Top Google Rankings: How I Got Google to Say Yes

Dec 6, 2011   //   by Ana | Traffic Generation Cafe   //   Google, SEO Blog  //  29 Comments
top google rankings

And this is how top SEO guns do it...

I am sure Gerald is sick and tired of hearing about this, but since it’s my post (never mind that it’s on his blog), he’ll have to bear with me one more time.

Allow me to give you some background on the issue.

One of my favorite product releases of the year was CommentLuv Premium by Andy Bailey.

The free version of the plugin has been floating around the blogosphere for years and loved by both blog owners and commentators (aka “link builders”) alike.

Don’t ask me why, but the minute I heard Andy was working on the premium version of the plugin and all the features he was adding to it, I thought it was the best thing since sliced bread.

Anyway, this post is not about how great this plugin is, but about Google rankings.

Or how I felt like I was beating against the brick wall trying to rank my CommentLuv Premium review post on the first page of Google for “CommentLuv Premium“, to be more precise.

I am pretty good with SEO. Not great, but good enough. Plus, I’d like to think of myself as a creative link builder – I have to be since I don’t have much time for it.

So I wrote the review post, optimized it to the “T”, built a few links to it, and then ran a giveaway for a free copy of the plugin in exchange for an in-content dofollow backlink with exact anchor text back to my review post.

I told you I was creative, right?

So I got about 50 links from other blogs and, considering that my competitors for “CommentLuv Premium” keyword didn’t have many backlinks to speak of, I sat back and waited for the SEO traffic to start pouring in.

Only it never happened.

My post showed up on the first page for a brisk day or two and then disappeared into the neverland of page 4.

You can imagine my frustration. Poor Gerald heard all about it…

Assumptions and Observations

1. My post was very well optimized for the keyword.

2. It had a good amount of quality in-content links coming in, as well as some low-quality links like social media, social bookmarking, etc.

3. Thus, as far as Google is concerned, it should’ve been found extremely relevant to the keyword.

Side note: the way Google determines relevancy is by the keyword usage on the page, including your title, description, etc, and the anchor text of the links pointing to the page. Of course, this is a very simplistic explanation; take a look at how Google works, if you’d like to go more in-depth on this one.

4. The posts ranked on the first page for the keyword at the time had but a handful of low-quality links.

5. On the upside, thanks to Google+ and all the connections I made there, most of my readers saw my post on the first page because of Google personalized search, even though I wasn’t technically ranking for it.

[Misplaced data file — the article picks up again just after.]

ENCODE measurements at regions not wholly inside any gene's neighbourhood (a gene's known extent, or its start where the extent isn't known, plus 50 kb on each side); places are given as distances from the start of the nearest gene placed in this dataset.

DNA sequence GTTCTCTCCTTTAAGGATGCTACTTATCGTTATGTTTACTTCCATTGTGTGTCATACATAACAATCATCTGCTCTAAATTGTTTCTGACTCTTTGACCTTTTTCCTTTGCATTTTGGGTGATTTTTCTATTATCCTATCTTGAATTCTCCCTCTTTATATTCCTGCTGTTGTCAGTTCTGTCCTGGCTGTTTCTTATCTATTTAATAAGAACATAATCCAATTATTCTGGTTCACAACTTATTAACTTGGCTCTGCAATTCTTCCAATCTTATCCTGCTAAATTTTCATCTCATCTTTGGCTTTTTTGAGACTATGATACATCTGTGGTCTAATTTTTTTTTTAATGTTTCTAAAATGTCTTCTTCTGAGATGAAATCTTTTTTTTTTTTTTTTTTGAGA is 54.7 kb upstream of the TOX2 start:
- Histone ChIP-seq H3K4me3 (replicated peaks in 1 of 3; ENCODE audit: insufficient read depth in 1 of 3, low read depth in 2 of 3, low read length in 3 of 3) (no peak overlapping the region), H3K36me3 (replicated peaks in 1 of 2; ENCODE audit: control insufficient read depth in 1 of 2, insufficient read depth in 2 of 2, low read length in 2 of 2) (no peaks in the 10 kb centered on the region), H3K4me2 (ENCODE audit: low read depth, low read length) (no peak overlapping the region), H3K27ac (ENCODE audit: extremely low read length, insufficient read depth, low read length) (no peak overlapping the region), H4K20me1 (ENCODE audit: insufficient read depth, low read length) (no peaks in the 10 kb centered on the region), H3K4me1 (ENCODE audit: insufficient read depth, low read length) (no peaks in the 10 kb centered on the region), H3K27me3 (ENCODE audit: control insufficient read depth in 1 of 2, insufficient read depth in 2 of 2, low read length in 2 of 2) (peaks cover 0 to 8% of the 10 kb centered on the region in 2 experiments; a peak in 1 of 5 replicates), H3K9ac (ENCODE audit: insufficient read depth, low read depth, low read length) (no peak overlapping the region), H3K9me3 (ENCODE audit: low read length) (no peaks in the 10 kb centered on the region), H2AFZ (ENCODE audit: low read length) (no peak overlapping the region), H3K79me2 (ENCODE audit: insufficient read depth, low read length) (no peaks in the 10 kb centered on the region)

6. Then Google Fresh came out. It was about that time that I wrote yet another post, talking about CommentLuv Premium settings this time AND posting a video on YouTube on the topic.

Considering my existing domain authority and a few quick links, they both showed up on the first page that very day (I didn’t take a snapshot of the video rankings, but the post was in position 7 in 4 hours).

commentluv premium rankings

Both stayed on the first page for a while, but left without much link building, my CommentLuv Premium YouTube video eventually moved to page 2 and the post to page 3.

HOWEVER, guess which post finally showed up (and is staying there so far) on the first page position 5?

Besides being brilliant (I need to keep saying it to believe it – you should try it sometime), I am also very stubborn and never gave up on ranking that very first CommentLuv Premium post of mine.

So How Did I Do It?

I made one big change to the post, which I believe did the trick.

Of course, one could argue that Google simply came to its senses, saw all those links, and decided to give credit where credit was due (huh!)…

However, the ranking came about very shortly after I decided to turn my post into a page.

What’s the difference, you might ask?

  • Pages are static; posts are dynamic.
  • Posts are displayed in chronological order on your home page, archives, category and tag pages, etc.
  • Pages  are not sorted by date; they are not classified by categories or tags.

Don’t remember where I read it at this point, but someone somewhere once said that the way pages and posts are coded in WordPress is different enough to make the pages more SEO-friendly.

Since I don’t know much about coding, I can’t support or disprove this statement.

The following factor does seem to support it though: most of the higher PR URLs on any given blog are not posts at all – rather, they are pages.

Let’s for instance take this blog and check the PR for inner pages using SEOQuake Firefox Addon.

semgroup rankings for pages

All of those results are pages. And this tends to be true for most blogs.